As as attraction, the US Capitol has become another item on the bucket list of Washington attractions to check off.

What we no longer experience there, is the feeling of ownership. While the building belongs to the people of the United States, limiting its access to officially sanctioned tours means the public has been relegated to the role of casual observer, rather than active participant. In that sense, the US Capitol might just as well be another museum, the Kremlin, or a brewery,

More concerning is that limited access means legislators get to do their work in more seclusion than than ever before. It's no secret that our particpatory government has always been subverted by money, special interests, and less than scrupulous politicians. But by constantly bumping into everyday Americans at their place of business, be it in the hallways, eating places or the Capitol subway, lawmakers at least would be reminded to whom they ultimately have to answer. Well, not so much today.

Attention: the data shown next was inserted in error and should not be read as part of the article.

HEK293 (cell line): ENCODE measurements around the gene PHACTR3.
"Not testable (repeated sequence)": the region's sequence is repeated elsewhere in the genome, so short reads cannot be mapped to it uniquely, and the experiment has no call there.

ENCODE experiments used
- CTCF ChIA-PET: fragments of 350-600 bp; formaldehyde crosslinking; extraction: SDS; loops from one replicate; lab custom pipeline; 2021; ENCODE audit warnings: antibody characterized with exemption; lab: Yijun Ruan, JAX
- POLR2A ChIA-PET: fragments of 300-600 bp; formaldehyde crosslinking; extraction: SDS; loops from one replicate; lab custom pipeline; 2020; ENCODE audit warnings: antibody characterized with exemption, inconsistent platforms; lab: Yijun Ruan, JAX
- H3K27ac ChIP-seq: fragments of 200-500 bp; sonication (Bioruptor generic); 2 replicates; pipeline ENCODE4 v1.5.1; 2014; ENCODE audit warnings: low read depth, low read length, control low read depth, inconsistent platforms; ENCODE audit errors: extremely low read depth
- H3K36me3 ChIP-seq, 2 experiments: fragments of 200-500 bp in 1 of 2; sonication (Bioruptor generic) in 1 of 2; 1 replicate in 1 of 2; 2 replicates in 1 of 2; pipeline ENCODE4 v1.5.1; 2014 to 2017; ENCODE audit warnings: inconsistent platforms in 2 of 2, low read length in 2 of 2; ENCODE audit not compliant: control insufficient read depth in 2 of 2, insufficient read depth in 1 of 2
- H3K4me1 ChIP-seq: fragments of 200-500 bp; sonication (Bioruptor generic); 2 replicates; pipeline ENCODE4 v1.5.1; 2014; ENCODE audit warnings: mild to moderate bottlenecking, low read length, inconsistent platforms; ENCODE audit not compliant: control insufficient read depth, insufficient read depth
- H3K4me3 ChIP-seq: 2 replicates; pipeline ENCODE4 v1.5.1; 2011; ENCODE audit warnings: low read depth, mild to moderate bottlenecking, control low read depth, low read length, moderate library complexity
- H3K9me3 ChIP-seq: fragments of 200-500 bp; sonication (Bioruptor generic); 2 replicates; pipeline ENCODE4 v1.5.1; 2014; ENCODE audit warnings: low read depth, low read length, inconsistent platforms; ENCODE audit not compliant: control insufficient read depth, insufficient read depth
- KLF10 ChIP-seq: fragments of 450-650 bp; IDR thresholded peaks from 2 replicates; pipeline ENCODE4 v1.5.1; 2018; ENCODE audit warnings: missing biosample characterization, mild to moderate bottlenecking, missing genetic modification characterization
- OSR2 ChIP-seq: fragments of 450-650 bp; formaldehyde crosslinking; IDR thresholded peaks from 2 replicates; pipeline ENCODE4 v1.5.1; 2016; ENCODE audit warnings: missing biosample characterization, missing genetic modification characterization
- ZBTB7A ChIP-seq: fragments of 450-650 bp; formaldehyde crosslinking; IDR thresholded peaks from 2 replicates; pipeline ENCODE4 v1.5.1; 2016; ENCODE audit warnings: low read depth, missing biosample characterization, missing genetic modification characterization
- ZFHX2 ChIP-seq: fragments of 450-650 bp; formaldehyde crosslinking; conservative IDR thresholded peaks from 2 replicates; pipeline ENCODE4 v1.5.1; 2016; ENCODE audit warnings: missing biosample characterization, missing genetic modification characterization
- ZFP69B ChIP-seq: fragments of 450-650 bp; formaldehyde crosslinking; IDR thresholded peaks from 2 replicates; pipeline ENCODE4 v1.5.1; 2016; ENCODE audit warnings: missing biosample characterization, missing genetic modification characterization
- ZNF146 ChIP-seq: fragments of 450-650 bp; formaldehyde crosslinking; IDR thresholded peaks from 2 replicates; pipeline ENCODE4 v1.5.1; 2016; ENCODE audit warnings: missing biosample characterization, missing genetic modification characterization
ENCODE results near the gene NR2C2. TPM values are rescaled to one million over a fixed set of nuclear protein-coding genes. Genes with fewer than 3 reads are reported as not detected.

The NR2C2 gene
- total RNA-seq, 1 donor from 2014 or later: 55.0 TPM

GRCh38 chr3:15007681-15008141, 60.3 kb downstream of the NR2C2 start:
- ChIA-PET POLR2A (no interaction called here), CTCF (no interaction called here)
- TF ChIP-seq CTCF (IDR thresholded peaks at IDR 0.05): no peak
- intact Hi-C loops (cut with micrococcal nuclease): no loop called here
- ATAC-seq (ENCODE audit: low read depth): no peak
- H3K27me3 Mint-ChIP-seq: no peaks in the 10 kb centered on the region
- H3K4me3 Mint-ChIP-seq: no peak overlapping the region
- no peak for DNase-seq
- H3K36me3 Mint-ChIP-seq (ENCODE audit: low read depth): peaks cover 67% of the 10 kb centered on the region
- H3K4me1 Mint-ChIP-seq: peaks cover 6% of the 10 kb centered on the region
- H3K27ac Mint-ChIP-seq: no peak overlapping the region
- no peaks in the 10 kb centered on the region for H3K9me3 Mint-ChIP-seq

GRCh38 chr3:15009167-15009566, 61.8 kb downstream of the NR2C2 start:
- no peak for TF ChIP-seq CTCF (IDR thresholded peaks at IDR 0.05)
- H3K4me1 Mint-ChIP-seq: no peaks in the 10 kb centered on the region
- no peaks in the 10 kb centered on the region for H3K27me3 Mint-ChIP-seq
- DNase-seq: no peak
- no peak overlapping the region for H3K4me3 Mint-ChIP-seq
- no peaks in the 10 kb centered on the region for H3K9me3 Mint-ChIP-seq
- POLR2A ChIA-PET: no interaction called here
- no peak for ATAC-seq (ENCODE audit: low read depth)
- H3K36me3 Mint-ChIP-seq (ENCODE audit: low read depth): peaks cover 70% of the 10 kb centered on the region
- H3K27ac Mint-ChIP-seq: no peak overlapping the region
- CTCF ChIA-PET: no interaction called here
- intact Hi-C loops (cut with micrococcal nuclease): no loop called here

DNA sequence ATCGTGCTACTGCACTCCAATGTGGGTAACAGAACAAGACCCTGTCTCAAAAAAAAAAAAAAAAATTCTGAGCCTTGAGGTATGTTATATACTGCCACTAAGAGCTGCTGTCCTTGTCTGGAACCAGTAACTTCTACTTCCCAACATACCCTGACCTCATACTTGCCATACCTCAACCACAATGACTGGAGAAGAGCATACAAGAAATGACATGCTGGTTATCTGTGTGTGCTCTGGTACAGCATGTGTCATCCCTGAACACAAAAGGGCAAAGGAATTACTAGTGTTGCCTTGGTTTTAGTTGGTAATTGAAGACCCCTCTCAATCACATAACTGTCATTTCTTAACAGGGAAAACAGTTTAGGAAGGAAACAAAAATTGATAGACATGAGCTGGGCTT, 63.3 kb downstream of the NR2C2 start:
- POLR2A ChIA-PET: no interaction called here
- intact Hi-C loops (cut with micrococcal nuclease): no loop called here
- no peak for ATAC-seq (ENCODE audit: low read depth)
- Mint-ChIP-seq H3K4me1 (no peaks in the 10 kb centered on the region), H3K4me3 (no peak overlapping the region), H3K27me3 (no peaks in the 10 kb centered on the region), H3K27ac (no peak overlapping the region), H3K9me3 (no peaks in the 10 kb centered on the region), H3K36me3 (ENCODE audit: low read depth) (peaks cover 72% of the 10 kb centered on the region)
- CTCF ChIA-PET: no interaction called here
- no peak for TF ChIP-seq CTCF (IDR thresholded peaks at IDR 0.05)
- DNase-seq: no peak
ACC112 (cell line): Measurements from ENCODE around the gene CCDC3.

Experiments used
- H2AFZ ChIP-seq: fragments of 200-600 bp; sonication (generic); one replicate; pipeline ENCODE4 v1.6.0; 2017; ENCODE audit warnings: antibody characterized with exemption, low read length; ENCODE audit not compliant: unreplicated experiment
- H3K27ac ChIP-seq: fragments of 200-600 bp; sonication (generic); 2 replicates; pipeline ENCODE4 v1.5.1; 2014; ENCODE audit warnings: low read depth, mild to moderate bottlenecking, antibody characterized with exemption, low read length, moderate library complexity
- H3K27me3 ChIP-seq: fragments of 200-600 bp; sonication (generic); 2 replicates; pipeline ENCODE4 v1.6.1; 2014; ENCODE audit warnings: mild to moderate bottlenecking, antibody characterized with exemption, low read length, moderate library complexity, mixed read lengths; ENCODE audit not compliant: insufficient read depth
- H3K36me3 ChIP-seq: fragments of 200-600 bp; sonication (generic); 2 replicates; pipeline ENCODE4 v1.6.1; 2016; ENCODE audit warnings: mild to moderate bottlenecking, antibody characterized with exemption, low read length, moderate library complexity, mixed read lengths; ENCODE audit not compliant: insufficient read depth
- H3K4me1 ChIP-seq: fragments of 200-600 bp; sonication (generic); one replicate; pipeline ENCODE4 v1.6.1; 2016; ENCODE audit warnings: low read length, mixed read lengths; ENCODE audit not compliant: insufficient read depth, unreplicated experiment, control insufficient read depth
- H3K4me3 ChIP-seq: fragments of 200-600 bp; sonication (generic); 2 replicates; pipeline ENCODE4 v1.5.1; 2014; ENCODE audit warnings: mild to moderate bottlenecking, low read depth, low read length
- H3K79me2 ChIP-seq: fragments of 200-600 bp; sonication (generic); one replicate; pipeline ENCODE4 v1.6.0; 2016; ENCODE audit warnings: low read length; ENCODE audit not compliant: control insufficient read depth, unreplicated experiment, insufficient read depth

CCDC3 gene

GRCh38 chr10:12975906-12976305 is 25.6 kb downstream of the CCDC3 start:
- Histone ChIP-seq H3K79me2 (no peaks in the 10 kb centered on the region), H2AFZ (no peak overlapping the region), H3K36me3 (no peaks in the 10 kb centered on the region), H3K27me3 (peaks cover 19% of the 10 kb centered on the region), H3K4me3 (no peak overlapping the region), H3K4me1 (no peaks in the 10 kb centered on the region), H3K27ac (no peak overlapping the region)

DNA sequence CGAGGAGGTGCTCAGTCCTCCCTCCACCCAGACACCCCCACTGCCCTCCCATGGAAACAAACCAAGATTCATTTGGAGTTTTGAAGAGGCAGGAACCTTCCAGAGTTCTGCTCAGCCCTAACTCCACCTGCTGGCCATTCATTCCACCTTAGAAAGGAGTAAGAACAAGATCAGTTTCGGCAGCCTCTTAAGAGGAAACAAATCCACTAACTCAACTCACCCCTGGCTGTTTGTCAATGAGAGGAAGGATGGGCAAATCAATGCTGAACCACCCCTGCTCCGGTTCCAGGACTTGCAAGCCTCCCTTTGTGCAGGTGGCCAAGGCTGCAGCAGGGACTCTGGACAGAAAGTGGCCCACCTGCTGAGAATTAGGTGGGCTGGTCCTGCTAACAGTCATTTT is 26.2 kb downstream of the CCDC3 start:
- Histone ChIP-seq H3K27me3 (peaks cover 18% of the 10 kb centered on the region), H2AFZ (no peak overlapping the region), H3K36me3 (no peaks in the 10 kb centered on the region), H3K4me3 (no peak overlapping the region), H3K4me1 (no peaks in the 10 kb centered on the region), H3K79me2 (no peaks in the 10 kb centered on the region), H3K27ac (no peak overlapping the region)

They say that the price of liberty is eternal vigilance. There are always tradeoffs, and in our world we are faced with the constant choice between freedom and safety, two ideals which are mutually exclusive. We can have a perfectly safe world but not without giving up our liberty. Likewise a perfectly free world would be impossible without unacceptable risks. Therefore a balance must be struck.

As I said, the growth of terrorism, both foreign and home grown, has affected us in big and small ways. Limiting access to our government by restricting public access to the Capitol may seem like a small price to pay for helping keep us safe. On the other hand, if we keep whittling away our liberties in small inperceptable pieces, bit by bit, everntually there will be none left.

Just something to think about.

*Presidential inaugurations (not including intra-term ceremonies following the death or resignation of a president)  took place on the East Steps of the Capitol Building from the swearing-in of Andrew Jackson in 1829 until the 1980 inauguration of Ronald Reagan when they were moved to the West Front which faces the National Mall.